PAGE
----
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In the south of America during the racist 30-50’s, racism, segregation and white supremacy were prevalent and largely accepted in society. As these discriminatory beliefs were so embedded in the culture at the time, it was extremely difficult for the repressed African Americans to overcome them, and this process took time and many different methods. Using mostly peaceful protests and the power of numbers, African Americans were ultimately successful in shifting the culture at the time to accept people of all races.
The nature of the discrimination during this time was that racism and segregation was extremely embedded in the culture. The Jim Crow Laws made segregation between black and white people legal and socially acceptable. The ‘separate but equal’ principle that was followed at the time meant that coloured people could not share the same public areas as white people, could not attend the same schools and churches and could not even sit at the front section of bus. Whilst in principle the ‘separate but equal’ ideology should have been less unjust, it often resulted in coloured people having inferior facilities and fewer opportunities to white people. As said by U.S. president Barak Obama, it was a time in which "there were couples in love who couldn't marry. Soldiers who fought for freedom abroad but couldn't find any at home.'' As this segregation was so deeply embedded into the culture and society of America at the time, and this made any efforts to overcome the racism extremely difficult.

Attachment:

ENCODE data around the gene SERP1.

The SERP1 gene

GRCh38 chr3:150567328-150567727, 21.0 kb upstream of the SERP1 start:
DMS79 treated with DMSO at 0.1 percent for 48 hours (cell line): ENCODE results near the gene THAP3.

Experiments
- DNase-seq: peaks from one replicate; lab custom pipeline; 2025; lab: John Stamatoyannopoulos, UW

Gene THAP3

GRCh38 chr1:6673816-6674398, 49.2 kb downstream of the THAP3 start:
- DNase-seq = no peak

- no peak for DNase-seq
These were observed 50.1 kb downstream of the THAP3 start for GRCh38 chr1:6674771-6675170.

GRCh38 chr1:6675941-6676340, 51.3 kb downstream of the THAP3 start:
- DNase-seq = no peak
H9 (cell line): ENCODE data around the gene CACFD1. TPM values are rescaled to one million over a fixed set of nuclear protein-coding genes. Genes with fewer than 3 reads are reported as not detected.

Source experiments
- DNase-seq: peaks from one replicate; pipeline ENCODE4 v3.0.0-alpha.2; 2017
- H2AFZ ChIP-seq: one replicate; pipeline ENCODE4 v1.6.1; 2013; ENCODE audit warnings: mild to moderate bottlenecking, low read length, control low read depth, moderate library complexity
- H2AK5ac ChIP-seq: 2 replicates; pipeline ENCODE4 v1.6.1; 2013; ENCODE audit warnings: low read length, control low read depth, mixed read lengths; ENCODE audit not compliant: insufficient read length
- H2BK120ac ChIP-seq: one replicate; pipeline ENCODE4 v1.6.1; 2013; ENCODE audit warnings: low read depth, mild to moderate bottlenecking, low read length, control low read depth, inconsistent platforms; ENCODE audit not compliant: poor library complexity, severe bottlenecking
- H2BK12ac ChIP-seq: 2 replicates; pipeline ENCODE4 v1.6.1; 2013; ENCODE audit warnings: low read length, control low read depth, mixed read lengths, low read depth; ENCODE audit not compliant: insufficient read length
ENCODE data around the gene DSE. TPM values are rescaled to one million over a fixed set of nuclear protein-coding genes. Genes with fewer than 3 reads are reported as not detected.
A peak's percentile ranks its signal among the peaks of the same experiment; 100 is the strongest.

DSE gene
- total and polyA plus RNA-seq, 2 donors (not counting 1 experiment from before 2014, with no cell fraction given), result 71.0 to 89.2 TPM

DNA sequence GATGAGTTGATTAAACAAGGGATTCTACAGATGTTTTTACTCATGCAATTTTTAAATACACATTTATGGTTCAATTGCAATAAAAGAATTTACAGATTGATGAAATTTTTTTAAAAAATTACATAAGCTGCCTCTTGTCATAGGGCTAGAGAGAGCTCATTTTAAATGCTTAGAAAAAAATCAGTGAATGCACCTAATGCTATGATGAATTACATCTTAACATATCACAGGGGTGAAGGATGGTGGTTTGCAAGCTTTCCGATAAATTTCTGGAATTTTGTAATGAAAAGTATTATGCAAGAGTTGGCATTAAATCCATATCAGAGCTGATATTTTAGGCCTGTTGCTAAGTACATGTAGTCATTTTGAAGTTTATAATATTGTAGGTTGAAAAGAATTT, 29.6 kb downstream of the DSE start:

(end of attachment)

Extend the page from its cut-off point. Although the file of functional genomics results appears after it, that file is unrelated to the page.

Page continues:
In addition to this, the racial segregation in America at the time was also extremely intense, with organisations like the Ku Klux Klan committing terrible crimes in order to keep the coloured population ‘in their place’. This illegal organisation has thousands of followers and over the course of their terror, murdered thousands of Afro-American citizens. Black citizens that rebelled against white supremacy, who were said to have...
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